Birthdays – Just like Christmas, birthdays can be quite expensive too especially if you have lots of people to buy for! Shop the sales for lovely gifts and stash them away ready for upcoming birthdays. That £3 card might look lovely…but it’ll be displayed for a week then thrown in the bin most likely! So check out the cheaper card stores, you might be surprised by what you find.
Once you’ve saved…
Okay, so you get the jist. Watch your money, see where it goes, cut back and say no where you can – you just need to apply that to everything really whilst still actually enjoying your life obviously! So now you’ve built yourself a tidy little sum, what do you do with it?
Savings accounts right now are pretty rubbish, but I’d suggest taking a look at ISAs, especially the newly announced Help to Buy ISA (if you’re genuinely interested in buying a home).
I’ve also taken a punt with stocks and shares over the past few years which have given me a much better return on my savings than any savings account. However, there are risks involved with this and you can end up with less than you put in, so read up and decide what’s best for you. (You can choose low, medium or high risk ones etc.)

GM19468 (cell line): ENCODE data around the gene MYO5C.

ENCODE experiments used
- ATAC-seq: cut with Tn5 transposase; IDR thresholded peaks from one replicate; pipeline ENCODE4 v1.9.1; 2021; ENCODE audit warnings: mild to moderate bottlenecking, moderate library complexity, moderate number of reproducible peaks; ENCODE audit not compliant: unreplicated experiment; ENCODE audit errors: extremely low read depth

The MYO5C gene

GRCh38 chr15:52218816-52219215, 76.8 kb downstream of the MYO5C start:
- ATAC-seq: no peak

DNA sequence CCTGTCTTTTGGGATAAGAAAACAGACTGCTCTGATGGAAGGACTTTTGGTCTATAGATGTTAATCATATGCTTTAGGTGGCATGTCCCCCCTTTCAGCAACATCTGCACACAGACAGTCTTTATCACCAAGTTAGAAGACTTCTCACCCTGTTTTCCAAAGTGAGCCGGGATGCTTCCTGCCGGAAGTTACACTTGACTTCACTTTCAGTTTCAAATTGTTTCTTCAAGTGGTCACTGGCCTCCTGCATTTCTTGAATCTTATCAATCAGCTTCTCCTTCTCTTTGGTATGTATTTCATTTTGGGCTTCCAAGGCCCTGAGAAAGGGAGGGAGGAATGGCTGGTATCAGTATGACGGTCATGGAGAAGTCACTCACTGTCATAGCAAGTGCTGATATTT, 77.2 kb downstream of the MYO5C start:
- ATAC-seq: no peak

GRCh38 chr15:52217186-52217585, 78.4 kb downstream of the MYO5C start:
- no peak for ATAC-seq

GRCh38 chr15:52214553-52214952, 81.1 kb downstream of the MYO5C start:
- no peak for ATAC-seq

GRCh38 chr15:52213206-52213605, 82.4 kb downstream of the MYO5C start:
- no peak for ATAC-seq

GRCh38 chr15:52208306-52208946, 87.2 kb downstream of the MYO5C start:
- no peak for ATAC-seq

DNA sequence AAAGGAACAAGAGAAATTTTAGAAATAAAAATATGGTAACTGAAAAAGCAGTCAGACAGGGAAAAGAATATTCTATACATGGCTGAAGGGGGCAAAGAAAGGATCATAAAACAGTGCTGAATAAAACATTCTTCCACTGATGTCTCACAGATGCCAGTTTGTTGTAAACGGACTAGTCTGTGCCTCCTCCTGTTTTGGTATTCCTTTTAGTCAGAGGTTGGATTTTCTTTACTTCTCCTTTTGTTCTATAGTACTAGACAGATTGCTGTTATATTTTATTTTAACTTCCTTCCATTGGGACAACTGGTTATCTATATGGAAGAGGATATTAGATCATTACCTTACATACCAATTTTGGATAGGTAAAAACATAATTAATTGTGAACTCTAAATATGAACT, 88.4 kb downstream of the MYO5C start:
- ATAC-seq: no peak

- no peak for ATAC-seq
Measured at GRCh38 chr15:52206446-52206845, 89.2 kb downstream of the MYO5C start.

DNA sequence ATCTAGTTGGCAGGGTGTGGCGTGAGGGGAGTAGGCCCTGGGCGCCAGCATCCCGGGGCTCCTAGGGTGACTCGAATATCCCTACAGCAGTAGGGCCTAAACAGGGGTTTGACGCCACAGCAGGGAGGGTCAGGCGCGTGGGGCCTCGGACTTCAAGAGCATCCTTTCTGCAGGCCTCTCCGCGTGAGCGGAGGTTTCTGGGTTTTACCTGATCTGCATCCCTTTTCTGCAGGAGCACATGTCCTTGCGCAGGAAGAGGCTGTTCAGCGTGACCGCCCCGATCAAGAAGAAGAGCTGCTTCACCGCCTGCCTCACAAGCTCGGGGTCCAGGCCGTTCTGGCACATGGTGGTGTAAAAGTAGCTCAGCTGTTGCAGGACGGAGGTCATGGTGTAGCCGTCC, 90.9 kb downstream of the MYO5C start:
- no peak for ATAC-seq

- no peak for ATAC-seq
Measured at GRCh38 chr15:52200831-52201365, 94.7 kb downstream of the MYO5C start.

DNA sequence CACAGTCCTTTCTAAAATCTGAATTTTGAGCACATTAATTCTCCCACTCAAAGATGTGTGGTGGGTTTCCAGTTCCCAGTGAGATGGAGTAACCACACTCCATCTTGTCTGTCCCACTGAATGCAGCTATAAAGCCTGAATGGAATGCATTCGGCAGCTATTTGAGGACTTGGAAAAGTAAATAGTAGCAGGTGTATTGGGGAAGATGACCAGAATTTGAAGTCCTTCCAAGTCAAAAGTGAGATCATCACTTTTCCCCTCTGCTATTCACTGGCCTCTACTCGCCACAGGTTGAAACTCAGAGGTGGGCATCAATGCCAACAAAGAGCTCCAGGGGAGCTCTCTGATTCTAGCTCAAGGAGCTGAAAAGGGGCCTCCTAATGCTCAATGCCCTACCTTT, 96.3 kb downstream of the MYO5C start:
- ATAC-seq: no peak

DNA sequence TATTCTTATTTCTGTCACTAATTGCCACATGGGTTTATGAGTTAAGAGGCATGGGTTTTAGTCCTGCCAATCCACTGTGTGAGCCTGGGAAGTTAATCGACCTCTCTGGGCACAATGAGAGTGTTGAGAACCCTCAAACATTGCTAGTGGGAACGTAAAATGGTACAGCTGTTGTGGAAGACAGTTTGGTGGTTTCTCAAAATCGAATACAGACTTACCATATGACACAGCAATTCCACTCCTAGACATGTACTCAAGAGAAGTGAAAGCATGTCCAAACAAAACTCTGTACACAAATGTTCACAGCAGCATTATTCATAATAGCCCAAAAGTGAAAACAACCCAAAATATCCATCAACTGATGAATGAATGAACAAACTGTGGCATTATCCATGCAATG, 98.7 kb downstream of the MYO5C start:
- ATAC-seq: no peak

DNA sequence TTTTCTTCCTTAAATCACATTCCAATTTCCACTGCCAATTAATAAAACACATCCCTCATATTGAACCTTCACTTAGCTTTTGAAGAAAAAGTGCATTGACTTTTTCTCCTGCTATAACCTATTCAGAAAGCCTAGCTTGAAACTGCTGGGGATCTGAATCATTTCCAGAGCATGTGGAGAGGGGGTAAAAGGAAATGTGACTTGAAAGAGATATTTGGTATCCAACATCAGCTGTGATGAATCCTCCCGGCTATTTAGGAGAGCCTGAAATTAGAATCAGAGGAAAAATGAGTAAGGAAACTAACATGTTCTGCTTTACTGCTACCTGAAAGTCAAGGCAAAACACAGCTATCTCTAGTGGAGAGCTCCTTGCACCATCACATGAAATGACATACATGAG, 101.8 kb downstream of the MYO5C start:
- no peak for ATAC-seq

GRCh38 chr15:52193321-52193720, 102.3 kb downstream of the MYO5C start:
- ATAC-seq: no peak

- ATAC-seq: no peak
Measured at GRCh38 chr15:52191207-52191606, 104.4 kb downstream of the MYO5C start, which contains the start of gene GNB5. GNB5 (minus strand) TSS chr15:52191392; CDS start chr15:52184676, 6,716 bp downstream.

Also, it’s worth checking out the different schemes out there to help people get on the property ladder. For example you can choose shared ownership schemes where you buy a certain % of a home and rent the rest. Again, it’s all things you need to research into before taking the plunge. I bought a 75% share home before “staircasing” (going up) to 100% as soon as I was allowed to step up, as my main personal aim was to own all of my home and not pay any rent if possible. I was able to do this by myself thanks to my saving determination, so without wanting to sound boasty or big headed, it definitely works! I just hope my saving/home buying story inspires others to give it a go.
Just arm yourself with lots of knowledge and think savvy, because the more you save the better your position will be. It doesn’t matter whether you buy a 25%, 50%, 75% or 100% share – put simply, the more money you can pour into a mortgage instead of renting the better!
So go! Go! Go! Get saving and making your dream come true! :)
(P.S. I’d highly recommend taking a look at the Money Saving Expert website, which is super useful for advice on money, home buying and so much more. Plus, you can use their forums for extra help from other users.)